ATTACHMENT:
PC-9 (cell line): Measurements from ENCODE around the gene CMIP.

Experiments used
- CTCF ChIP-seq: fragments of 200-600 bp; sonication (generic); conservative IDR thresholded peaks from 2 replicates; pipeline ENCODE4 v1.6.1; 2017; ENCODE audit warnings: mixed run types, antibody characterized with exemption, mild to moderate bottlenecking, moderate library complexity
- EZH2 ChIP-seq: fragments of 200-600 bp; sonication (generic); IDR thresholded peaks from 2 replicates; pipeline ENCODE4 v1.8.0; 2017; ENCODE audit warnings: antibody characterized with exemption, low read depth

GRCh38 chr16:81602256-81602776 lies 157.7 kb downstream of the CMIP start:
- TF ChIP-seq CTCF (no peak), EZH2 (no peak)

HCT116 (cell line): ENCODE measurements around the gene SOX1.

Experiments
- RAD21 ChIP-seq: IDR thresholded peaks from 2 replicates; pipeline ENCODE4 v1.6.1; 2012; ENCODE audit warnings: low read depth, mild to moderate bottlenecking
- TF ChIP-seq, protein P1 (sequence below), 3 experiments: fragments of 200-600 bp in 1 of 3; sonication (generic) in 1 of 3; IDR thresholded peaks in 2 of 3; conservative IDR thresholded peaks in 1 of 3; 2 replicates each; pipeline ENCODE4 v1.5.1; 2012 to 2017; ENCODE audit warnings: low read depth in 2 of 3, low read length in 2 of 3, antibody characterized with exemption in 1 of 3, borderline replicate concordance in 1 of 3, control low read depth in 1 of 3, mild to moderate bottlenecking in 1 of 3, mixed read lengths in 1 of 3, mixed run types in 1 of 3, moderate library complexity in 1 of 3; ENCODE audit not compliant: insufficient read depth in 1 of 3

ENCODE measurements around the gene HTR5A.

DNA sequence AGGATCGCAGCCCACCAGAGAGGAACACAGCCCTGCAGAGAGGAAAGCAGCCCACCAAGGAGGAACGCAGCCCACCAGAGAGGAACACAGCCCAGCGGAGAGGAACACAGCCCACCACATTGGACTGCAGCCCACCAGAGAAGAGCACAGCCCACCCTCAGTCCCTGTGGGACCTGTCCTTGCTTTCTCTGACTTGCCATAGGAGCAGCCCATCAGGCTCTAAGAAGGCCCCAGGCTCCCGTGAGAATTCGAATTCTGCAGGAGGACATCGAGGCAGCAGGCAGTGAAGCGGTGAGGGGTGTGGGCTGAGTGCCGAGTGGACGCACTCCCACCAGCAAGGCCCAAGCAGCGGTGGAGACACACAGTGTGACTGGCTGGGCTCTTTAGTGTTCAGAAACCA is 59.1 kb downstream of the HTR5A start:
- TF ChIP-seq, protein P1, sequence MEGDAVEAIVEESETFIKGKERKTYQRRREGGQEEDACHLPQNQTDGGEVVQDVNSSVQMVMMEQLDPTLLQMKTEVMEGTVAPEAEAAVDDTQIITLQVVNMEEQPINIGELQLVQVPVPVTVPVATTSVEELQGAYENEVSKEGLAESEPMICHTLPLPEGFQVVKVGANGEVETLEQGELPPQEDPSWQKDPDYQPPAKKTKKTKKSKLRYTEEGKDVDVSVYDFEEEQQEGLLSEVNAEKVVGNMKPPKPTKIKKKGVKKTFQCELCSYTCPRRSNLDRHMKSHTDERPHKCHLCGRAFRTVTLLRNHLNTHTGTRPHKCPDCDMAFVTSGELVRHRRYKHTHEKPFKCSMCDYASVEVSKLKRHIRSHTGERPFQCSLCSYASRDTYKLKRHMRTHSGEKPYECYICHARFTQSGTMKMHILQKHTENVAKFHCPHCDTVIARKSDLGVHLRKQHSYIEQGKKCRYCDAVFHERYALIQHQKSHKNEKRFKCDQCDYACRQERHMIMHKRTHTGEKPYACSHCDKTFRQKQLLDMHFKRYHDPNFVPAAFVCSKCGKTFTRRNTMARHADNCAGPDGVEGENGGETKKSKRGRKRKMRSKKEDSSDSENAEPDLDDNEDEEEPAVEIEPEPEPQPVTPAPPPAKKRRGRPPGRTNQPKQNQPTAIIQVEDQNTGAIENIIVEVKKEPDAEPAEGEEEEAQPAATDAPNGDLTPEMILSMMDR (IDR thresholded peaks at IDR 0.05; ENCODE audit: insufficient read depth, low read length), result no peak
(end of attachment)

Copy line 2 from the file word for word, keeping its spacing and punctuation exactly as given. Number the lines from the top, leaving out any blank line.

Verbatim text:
Experiments used